It's Sunday evening. Winter Storm Jonas just blew through. To amuse myself today I kept up with some of the stories and such on FaceBook. My interest was particularly piqued by exhortations of church people, for whom services were canceled today, to go out and “be the church”. I’ll reserve my theological thoughts about that for now. I want to elaborate on my “unchurch” day.
I don’t have a good back. Sometime in my younger, tougher more athletic days, I did some significant damage to both my neck and my lumbar. So, I have serious pain doing manual labor - especially fun stuff like shoveling snow. So, with my back in mind and some money in hand, I decided to hire my neighbor and good friend, Fred, to snow blow the 20-some inches of crystalized hell from my driveway.
Fred’s a good guy. A servant. He spent most of the day clearing neighbor’s driveways. He and I finished up mine and he was off to clear his own. The rumble of the engine fading as he inched up the hill towards his home. Those machines don’t move quickly.
Inside, I dried off and took my rightful place in front of the TV to watch the game. Women’s soccer was on, U.S. verses Ireland. Less than a half of a half went by when I saw Fred walking down the street. I met him at my door as he held up a worn and useless drive belt from his snow blower. Since his driveway was still blocked, he asked for a ride to Home Depot. Two stores later (thanks Tractor Supply) we were on our way back with the new belt. Within minutes I heard the rumble of the engine and saw a whirl of snow.
As the game wound to and end, I saw him traipsing down the street again. Meeting him at the door he calmly exclaimed, “I need to go to the ER, I cut my finger off.” “Completely off?” I said. “Yes”, he responded. We picked up his wife and off we went to the emergency room. Fred explained that in a momentary brain fart, he’d stuck his left hand down the shoot of the blower. Apparently, with the new belt, there was a bit more torque.
Dropping them off, I returned home and suited up to man his snow blower to clear his driveway. It rumbled to life. I made my way down the 80 foot drive feeling confident that I could knock this bad boy out before the sun fully sunk below the horizon; the glow now turning pinkish-red beyond the trees and snow dunes.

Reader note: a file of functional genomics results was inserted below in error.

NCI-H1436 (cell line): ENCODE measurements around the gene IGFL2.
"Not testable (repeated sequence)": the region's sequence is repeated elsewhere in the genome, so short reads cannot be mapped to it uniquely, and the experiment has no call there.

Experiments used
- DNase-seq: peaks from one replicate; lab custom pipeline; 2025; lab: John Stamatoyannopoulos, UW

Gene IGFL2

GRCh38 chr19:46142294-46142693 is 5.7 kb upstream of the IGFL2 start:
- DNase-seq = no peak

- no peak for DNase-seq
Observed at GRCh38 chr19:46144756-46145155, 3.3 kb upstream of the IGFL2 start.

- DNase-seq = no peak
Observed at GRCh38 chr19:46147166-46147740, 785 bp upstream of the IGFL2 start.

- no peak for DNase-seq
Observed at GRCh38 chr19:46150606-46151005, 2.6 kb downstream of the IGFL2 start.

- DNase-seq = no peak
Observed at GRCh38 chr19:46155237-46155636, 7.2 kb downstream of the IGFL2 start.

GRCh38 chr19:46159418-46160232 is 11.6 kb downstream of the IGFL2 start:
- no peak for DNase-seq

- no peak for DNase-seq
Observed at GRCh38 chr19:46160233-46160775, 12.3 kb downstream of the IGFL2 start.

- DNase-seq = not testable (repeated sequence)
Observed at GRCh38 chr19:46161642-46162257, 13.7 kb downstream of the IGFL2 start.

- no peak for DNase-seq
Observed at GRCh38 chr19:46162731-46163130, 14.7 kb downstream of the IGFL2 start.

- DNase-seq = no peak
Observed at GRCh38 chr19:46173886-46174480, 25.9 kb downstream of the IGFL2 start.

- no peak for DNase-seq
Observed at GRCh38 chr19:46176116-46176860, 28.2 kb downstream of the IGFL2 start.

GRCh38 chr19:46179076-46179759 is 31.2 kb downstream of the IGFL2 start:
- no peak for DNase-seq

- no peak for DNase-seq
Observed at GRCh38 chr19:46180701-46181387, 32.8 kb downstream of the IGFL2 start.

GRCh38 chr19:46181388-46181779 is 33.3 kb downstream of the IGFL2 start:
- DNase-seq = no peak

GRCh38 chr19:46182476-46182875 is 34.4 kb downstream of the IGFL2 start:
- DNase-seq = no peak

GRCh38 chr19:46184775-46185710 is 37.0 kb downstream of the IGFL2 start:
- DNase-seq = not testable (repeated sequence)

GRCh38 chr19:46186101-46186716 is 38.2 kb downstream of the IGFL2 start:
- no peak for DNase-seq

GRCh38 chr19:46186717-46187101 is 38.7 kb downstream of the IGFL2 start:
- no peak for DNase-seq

I was just about to head back up the drive, another 4 passes would do it, when amidst the rumble there was an odd “ping”. In proper fashion the snow stopped flying from the shoot. Thinking of Fred and his bloody finger, I shut the engine off and took a look. The new belt was shredded. I stared up the drive and at a path that was only 4-foot wide. Racing through my thoughts were the FaceBook posts, my well-laid and financed plans not to shovel and the pain on Fred's face as I delivered him to the ER.
Parking the blower, I picked up a shovel. I thought back to my days growing up on the farm where I learned to shovel cow manure. Some skills are transferable. My back straining and my body sweating, I tried to pace myself as the darkness crept in. Flake by flake, shovel by shovel I kept working. Everyone once in a while I’d stop to rest, sweating, laughing and repeating a Scripture verse to myself.
About halfway through the job, the sweat now steamy off my neck, I texted my wife to turn on the last remaining Christmas decoration in our window. I needed some inspiration. Not long after, I returned her wave as she flipped the switch on the rather cheap, flimsy “Joy” sign we’d picked up at a Michael’s Crafts before the holidays. And I thought of the Scripture verse again as I neared the end of the driveway.
The snow by the road was hard and heavy having been compressed and packed by the plows. This was the roughest part of the work and I was now tired, soaking wet and my back was screaming for me to stop. And the Scripture verse came to mind.
Back inside, I shed my clothes, my wife meeting me with a cup of hot chocolate. A few sips in and my phone buzzed. It was Fred. He would need surgery and was being transported to another hospital and his wife needed to get her own car. So, off I went again. I delivered her safely home, my truck just barely fitting through the trough I’d cleared less than thirty minutes earlier. Back inside, I began to piece together the lessons I’d learned from today’s “sermon”.
First, the best laid plans often fail, learn to be flexible.
Second, when you need to do something, God will provide the strength and means to get it done, don’t panic.
Third, the church is far bigger than some building people attend on Sunday morning, don’t let the institution limit or dictate who you are or how you serve those around you. Perhaps we should cancel church altogether on Sundays so the “church” could be what it was always intended to be?
Oh, and the Scripture that I kept thinking about?
The snow was my cross, the joy was in serving my friend. I hope it snows next weekend, too